Thanks to Aaron Chavis, Strategic Advisor from The EmPathic Institute for a powerful and interactive presentation on active listening and active inquiry.
There are common misconceptions about active listening and its role as an effective tool for managers. First, there is very little validity in the use of active listening; its much easier and just as effective as telling someone what to do and leave it at that. Second, active listening is not tangible and therefore cannot be demonstrated. However, as you delve into the reasons behind the use of active listening and inquiry, as well as the practical applications for it, it is easy to see how and why these are myths.
So what is active listening? According to Skillsyouneed.com, “active listening involves listening with all senses. As well as giving full attention to the speaker, it is important that the ‘active listener’ is also ‘seen’ to be listening – otherwise the speaker may conclude that what they are talking about is uninteresting to the listener. Interest can be conveyed to the speaker by using both verbal and non-verbal messages such as maintaining eye contact, nodding your head and smiling, agreeing by saying ‘Yes’ or simply ‘Mmm hmm’ to encourage them to continue. By providing this ‘feedback’ the person speaking will usually feel more at ease and therefore communicate more easily, openly and honestly.”
Active listening and inquiry is used across many fields, including counseling, training, and conflict resolution. The use of active listening and inquiry can have a significant impact on yourself and others, including:
- Earning the trust and respect of your peers
- Understanding issues and formulating better solutions
- Diffusing conflict
- Developing better relationships with subordinates and supervisors at all levels
- Enforcing a mission driven work approach
- Managing change effectively
Active listening requires practice and a commitment to working with another party to solve problems, which can include job duties, job performance, work environment, or personal issues. Active listening also requires us to leave behind our preconceptions or biases and work with the other party to find out what are the real issues, as well as potential solutions. An easy way to demonstrate active listening is to periodically paraphrase or summarize what the other party is saying to ensure that everyone is on the same page and clearly define and understand the issue/issues at stake. On the flip side, active inquiry requires the manager/supervisor to engage with the other party in terms of asking questions to solicit clear understanding of all topics being discussed and pave a pathway for improving relations, solving problems, or future follow-up.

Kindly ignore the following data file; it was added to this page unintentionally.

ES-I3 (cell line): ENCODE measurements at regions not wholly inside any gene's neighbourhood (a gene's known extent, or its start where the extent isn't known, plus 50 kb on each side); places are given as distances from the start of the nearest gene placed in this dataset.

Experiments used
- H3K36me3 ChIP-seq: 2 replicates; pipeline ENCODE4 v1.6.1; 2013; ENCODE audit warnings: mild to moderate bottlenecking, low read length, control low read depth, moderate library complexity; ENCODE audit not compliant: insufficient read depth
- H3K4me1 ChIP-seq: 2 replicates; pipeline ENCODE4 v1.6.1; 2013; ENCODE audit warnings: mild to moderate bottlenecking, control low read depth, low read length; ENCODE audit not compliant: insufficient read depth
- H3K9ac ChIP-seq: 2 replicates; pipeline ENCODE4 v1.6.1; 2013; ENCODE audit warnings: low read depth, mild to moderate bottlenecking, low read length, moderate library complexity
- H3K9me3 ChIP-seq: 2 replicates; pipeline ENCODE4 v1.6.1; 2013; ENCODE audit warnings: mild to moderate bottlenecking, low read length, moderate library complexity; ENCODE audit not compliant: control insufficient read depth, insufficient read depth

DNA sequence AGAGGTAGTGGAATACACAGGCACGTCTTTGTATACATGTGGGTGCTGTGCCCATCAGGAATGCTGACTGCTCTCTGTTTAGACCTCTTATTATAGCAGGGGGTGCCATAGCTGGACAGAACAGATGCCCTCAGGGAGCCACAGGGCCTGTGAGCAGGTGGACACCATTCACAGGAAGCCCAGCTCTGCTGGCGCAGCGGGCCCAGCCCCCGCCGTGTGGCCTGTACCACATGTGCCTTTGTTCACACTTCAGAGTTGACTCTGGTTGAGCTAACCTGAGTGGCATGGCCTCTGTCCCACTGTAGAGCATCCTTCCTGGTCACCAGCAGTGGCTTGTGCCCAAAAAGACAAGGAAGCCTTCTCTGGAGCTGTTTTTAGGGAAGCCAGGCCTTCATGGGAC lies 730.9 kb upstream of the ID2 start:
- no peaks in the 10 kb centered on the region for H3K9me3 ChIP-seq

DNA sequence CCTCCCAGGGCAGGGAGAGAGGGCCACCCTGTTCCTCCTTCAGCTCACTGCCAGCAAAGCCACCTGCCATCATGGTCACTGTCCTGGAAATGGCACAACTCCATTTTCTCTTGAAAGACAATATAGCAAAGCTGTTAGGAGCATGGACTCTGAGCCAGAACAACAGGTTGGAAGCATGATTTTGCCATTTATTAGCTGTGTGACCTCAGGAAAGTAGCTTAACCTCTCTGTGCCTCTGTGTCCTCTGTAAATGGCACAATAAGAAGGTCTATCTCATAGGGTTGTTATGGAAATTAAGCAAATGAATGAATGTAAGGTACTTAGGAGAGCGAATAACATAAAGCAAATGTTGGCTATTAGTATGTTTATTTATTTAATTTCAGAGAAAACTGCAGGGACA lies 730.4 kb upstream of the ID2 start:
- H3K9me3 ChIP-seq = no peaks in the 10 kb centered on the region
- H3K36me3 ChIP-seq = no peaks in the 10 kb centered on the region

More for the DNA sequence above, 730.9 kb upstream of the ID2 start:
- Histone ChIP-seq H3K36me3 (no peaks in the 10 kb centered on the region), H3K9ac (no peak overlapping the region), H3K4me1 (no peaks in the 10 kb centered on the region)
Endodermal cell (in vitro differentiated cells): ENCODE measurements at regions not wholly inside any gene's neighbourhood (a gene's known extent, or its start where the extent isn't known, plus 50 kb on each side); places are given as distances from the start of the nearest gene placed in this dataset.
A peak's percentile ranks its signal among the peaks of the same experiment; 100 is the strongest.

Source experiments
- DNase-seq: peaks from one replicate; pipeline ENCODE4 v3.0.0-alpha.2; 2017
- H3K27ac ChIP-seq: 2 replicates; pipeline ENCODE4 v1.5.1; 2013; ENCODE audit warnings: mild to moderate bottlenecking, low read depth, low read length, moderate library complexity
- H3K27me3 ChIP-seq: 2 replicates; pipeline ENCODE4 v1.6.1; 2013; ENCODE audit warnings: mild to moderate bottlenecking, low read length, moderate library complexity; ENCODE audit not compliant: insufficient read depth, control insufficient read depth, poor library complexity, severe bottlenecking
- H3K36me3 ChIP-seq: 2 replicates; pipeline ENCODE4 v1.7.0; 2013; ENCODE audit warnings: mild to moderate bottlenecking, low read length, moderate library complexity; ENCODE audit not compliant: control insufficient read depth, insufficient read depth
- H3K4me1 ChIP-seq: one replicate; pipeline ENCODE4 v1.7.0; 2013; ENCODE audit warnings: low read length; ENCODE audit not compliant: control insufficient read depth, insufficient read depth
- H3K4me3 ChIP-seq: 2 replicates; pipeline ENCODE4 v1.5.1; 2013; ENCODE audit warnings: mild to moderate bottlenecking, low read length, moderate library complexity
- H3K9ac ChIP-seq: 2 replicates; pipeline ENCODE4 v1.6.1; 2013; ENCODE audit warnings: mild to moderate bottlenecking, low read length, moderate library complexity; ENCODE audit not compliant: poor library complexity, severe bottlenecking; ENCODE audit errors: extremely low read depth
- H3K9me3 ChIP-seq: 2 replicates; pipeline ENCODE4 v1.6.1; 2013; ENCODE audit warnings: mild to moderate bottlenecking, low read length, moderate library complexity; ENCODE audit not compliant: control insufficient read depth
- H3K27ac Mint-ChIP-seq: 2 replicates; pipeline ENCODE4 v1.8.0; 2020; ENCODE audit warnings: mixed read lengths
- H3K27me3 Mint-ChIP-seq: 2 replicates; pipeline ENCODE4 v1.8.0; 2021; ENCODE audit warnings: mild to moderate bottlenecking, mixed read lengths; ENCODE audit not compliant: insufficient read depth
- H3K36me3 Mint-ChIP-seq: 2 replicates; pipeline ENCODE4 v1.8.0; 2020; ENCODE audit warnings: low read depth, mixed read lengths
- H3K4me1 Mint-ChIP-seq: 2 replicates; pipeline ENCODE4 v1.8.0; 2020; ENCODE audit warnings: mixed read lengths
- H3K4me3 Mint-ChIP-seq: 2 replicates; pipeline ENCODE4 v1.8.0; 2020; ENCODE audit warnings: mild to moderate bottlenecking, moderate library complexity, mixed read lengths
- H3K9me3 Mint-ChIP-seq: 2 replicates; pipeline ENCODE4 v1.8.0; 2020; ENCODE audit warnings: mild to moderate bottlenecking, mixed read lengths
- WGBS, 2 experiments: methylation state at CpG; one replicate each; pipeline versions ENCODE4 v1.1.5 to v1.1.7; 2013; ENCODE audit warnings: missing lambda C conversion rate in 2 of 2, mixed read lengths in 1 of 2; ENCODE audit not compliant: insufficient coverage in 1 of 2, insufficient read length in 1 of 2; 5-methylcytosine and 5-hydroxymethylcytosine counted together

Active listening is appropriate in the workplace when:
- Opportunity to bring clarity to an issue
- Relationships need improvement up, down, or across the organization
- Teamwork or productivity needs improvement
- Parties are open to learn from anyone and anything
- An agreement of intent in the session
Active listening should not be used in the workplace when:
- You are distracted or unable to pay attention, such as completing another task
- You have already passed judgement on a person or situation
- There is a simple answer to a question or something that needs a simple fix
- You are stacking questions (more than 1) without giving the other party time to process and respond to each one
- Checklisting – prior set of questions
Active listening and active inquiry is designed to be an open dialogue where both parties have equal footing to discuss ideas openly. When it comes to active inquiry, there are 6 important questions to ask in order to keep the conversation productive and moving towards some form of closure:
- What would be the most valuable outcome you can achieve in our session?
- What are your ideas to find solutions?
- What are your insights so far?
- What would you like to discuss now?
- What are the next steps?
- What was most valuable for you today?
By taking the time and effort to become invested in the other party’s issues, concerns, or thoughts, and working through those together, positive outcomes or change will be achieved. For more information on active listening, please download a copy of the presentation at https://www.njstatelib.org/wp-content/uploads/2019/06/Active-Listening-and-Inquiry.pdf. Also, please review the Supervisor’s Meeting Prep Checklist for Success to ensure you have productive meetings and discussions by preparing your questions and your mindset ahead of time. For questions, please contact Aaron Chavis at firstname.lastname@example.org.